indicate the probabilities of temperatures to fall in each of the three
categories, above-, near-, and below-normal.
additional precipitation map
is provided for the first season indicating probabilities for extreme
precipitation anomalies. Extremes are defined as anomalies that fall
within the top and bottom 15th percentile of the observed records. A
priori, there is a 15% probability of being within the extremely wet
category, and a 15% probability of being within the extremely dry
category, leaving a 70% probability that the precipitation will not be
extreme. The maps indicate areas of increased risk of extreme
precipitation totals. Three levels of increased risk are defined:
slightly enhanced risk, enhanced risk, and greatly enhanced risk. For
slightly enhanced risk, there is a 25-40% probability that precipitation
will be within the indicated extreme, i.e. wet or dry. This represents
an approximate doubling of the climatological risk. For enhanced risk,
there is a 40-50% probability that precipitation will be within the
indicated extreme. This represents an approximate tripling of the
climatological risk. For greatly enhanced risk, the probability that
precipitation will be within the indicated extreme exceeds 50%, i.e. the
indicated extreme is the most likely outcome. A similar map is provided
in the first season indicating probabilities of
Boundaries between sub-regions should be considered as transition zones,
and their location considered to be only qualitatively correct.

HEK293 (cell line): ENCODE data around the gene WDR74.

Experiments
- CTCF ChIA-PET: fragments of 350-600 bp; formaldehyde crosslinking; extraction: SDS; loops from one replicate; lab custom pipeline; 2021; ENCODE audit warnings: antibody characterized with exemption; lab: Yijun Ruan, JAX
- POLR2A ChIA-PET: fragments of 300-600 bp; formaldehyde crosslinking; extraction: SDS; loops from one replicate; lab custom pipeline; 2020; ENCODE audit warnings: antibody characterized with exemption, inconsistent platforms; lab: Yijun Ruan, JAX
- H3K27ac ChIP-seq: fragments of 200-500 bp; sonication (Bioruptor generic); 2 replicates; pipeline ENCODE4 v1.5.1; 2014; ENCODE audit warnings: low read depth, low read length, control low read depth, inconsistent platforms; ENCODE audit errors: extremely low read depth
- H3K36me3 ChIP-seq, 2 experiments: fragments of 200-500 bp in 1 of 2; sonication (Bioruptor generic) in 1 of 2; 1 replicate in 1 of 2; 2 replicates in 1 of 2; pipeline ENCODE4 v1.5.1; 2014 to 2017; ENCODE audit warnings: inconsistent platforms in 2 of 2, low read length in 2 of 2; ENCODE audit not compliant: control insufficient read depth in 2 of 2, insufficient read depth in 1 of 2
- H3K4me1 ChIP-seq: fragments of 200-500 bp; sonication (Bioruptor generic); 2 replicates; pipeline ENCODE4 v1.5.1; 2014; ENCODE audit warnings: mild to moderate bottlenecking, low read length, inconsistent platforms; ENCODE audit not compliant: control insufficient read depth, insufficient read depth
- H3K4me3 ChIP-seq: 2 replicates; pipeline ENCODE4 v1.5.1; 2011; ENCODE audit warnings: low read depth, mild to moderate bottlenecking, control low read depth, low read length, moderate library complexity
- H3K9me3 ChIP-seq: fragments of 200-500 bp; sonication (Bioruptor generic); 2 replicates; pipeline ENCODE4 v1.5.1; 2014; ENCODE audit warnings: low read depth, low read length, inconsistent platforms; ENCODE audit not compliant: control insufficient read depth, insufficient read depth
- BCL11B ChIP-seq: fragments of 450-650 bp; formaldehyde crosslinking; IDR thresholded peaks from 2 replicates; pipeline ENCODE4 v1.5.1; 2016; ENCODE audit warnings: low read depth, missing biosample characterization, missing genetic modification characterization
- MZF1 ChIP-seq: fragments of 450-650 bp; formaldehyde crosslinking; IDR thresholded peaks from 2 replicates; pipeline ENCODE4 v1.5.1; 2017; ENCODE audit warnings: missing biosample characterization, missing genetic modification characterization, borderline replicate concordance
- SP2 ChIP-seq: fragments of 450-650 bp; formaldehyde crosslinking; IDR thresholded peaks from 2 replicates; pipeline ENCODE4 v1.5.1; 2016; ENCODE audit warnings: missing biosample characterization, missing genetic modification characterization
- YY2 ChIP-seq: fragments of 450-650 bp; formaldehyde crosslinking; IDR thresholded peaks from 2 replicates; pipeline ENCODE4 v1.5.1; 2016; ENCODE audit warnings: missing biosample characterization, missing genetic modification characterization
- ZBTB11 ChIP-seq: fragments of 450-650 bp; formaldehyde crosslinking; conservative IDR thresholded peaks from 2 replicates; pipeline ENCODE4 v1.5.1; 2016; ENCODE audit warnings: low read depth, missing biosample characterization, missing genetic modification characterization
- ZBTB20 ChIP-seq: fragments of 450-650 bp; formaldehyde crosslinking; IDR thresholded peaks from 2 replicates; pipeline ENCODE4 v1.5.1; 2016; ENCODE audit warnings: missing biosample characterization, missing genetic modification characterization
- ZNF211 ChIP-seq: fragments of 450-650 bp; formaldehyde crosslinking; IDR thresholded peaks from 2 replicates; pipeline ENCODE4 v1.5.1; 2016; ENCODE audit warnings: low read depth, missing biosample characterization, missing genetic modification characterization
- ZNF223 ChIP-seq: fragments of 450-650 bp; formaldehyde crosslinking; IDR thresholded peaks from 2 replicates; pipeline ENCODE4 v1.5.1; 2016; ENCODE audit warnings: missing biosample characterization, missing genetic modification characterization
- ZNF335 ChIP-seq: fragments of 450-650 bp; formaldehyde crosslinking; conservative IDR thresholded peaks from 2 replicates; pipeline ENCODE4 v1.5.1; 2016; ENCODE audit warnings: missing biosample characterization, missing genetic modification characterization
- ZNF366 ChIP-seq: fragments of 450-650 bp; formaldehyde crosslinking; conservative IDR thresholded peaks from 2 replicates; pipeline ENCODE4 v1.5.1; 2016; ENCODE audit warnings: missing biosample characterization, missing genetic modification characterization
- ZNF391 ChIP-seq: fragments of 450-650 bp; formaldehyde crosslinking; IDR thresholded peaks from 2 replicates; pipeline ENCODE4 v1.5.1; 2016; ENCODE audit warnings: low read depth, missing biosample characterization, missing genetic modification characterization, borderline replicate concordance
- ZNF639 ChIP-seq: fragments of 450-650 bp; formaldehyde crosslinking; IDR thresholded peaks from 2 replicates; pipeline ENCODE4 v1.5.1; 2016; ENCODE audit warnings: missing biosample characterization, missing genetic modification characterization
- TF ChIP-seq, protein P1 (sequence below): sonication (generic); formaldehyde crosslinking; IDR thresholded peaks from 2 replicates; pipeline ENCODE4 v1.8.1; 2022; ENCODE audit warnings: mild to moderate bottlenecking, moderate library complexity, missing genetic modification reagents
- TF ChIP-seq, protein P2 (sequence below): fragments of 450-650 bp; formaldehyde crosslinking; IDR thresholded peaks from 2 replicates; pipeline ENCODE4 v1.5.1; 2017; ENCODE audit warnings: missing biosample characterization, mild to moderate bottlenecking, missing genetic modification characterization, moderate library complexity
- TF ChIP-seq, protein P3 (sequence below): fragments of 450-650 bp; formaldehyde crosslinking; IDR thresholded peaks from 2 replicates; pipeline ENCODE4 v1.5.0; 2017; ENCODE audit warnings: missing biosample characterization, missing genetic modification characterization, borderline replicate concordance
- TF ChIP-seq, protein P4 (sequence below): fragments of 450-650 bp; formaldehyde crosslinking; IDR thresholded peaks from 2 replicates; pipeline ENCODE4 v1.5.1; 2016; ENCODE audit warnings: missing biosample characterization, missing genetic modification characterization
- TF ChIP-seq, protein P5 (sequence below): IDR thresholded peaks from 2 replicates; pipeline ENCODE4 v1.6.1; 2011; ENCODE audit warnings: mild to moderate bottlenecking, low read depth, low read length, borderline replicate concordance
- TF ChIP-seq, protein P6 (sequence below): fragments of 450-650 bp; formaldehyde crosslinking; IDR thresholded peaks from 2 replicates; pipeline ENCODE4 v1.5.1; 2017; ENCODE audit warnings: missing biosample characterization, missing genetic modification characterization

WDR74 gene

July-September 2002 through October-December 2002:
The following discussion briefly describes the probability anomaly forecasts:
Enhanced probabilities for below normal precipitation are
forecast for parts of southern California (U.S.) and northern Baja
California (Mexico) for all four forecast period, for Central America
and southern Mexico for the first forecast period, and for much of
the Caribbean Island vicinity for the first two forecast periods.
Slightly enhanced probabilities for above normal precipitation are
forecast for the southern Rocky Mountain and southern Great Basin
regions of the United States during the second forecast period,
for parts of the Aleutian Islands of Alaska for the third period
and for southern Florida (U.S.) and northern Cuba for the fourth
Enhanced probabilities for above normal temperature are forecast
for significant parts of North America for the first two forecast periods,
including all of Central America and Mexico, most of the U.S., much of
the Caribbean region, and much of southern and south-central Canada.
During the last two forecast periods a tendency toward warmth continues
but with more limited strength and coverage. Slightly enhanced
probabilities for below normal temperature are forecast for the
first three forecast periods, in small pockets mainly along coastal
portions of Alaska and Canada. During the first two forecast periods,
a slightly enhanced probability for below normal temperature is forecast
for the eastern Caribbean, from Puerto Rico eastward.
OBSERVED CLIMATOLOGY DATA for Jul-Aug-Sep,
Aug-Sep-Oct, Sep-Oct-Nov and Oct-Nov-Dec
TERCILE THRESHOLDS (33%-ile & 67%-ile):
EXTREME THRESHOLDS (15%-ile & 85 %-ile):